70% of Stab Victims at London Hospital are Aged Between 13 and 19
70% of London's stab victims treated at a top London Accident & Emergency unit are aged thirteen to nineteen the OBSERVER has revealed. A reporter from the paper has spent a week on the "frontline" of the A&E ward and their astonishing report appears at the following link
It is London, though, that has gained the unenviable reputation as the place where young people are most likely to be stabbed. Already this year 25 teenagers have met violent deaths, most of them as a result of knives. The accident and emergency department at King's College Hospital in south-east London treats more victims of stabbings than any other in England - almost one every day.
At King's an astonishing 70 per cent of knife victims are aged between 13 and 19. While the number of such patients is going up, their age is going down. The youngest knife crime victim treated last year was a 10-year-old schoolboy. Last month the stabbing casualty list included a 14-year-old girl.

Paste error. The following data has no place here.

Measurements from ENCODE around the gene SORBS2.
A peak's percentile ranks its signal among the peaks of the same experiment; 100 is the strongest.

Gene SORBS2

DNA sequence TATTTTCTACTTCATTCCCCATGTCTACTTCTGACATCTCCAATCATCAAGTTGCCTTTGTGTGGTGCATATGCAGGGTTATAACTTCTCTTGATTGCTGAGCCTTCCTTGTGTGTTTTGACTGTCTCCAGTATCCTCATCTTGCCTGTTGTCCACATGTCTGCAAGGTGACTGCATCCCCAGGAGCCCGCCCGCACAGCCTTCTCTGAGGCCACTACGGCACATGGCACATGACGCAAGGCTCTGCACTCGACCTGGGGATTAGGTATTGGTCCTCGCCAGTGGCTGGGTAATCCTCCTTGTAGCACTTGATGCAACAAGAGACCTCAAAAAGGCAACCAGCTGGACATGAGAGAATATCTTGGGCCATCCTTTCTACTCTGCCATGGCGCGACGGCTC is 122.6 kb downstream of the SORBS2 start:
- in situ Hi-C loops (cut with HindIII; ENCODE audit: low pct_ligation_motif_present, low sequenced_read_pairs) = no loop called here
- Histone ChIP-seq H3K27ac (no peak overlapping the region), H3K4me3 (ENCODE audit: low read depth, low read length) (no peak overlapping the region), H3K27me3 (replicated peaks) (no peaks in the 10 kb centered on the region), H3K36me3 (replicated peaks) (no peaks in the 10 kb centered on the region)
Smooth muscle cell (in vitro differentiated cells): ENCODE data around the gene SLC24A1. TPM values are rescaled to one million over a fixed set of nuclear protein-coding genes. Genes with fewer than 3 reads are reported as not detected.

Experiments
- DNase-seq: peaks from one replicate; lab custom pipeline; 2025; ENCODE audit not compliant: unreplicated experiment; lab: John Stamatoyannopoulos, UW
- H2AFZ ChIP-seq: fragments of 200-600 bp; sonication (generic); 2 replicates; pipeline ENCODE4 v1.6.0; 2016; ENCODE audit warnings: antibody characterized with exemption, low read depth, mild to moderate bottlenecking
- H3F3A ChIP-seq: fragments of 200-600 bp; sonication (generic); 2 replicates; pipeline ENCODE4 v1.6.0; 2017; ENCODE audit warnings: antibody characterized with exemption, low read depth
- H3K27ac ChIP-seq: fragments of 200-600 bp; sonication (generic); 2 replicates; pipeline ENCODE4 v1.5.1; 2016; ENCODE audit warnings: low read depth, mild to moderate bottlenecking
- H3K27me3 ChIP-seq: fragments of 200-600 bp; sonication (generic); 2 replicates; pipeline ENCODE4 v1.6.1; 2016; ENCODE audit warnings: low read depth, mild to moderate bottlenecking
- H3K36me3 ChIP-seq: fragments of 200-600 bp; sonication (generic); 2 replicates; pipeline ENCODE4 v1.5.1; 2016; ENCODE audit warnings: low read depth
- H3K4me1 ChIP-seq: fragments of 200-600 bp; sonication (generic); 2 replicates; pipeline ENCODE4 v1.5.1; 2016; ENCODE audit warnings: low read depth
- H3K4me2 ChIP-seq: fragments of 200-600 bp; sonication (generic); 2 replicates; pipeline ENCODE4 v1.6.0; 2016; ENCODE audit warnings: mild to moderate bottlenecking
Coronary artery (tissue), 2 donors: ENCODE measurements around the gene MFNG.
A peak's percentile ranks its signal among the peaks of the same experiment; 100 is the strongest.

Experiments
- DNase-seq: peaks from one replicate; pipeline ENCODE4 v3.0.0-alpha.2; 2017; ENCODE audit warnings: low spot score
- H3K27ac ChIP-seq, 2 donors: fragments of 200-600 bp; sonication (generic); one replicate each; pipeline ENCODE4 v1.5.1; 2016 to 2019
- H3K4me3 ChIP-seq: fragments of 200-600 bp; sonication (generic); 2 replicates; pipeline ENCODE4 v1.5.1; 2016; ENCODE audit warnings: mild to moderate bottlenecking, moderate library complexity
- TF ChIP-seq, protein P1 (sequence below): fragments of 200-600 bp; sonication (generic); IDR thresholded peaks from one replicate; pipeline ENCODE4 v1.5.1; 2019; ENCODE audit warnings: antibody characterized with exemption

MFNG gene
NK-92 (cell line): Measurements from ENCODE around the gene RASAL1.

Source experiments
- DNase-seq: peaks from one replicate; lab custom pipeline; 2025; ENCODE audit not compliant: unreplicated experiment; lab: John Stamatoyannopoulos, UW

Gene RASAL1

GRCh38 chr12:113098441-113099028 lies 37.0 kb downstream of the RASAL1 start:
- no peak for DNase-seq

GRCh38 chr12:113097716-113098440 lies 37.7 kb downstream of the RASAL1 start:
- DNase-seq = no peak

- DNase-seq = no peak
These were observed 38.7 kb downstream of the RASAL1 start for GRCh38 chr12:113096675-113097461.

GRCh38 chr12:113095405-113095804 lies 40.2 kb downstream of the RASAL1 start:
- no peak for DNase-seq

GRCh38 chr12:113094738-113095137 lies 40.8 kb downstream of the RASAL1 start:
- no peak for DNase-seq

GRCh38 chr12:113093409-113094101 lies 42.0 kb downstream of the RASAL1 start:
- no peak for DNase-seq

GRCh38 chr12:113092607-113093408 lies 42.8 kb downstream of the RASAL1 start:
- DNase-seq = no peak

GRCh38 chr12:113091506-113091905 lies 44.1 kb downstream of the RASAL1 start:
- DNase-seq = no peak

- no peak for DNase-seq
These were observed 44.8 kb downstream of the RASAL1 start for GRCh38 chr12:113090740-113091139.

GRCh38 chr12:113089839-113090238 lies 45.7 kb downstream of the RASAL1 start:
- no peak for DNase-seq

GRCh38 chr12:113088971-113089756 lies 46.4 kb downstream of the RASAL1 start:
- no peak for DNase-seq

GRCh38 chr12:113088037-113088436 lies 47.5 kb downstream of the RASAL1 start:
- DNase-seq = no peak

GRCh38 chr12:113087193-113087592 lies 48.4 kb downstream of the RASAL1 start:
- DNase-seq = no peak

Until recently A&E staff saw few females with blade wounds. But last year more than 10 per cent of patients at King's with such wounds were teenage girls or young women.
Throughout last week King's gave The Observer unprecedented access to its A&E unit to witness how medical staff cope with the growing toll of knife crime. The stark reality of their work on the front line - dealing with the growing number of disputes settled with blades - raises many unsettling questions.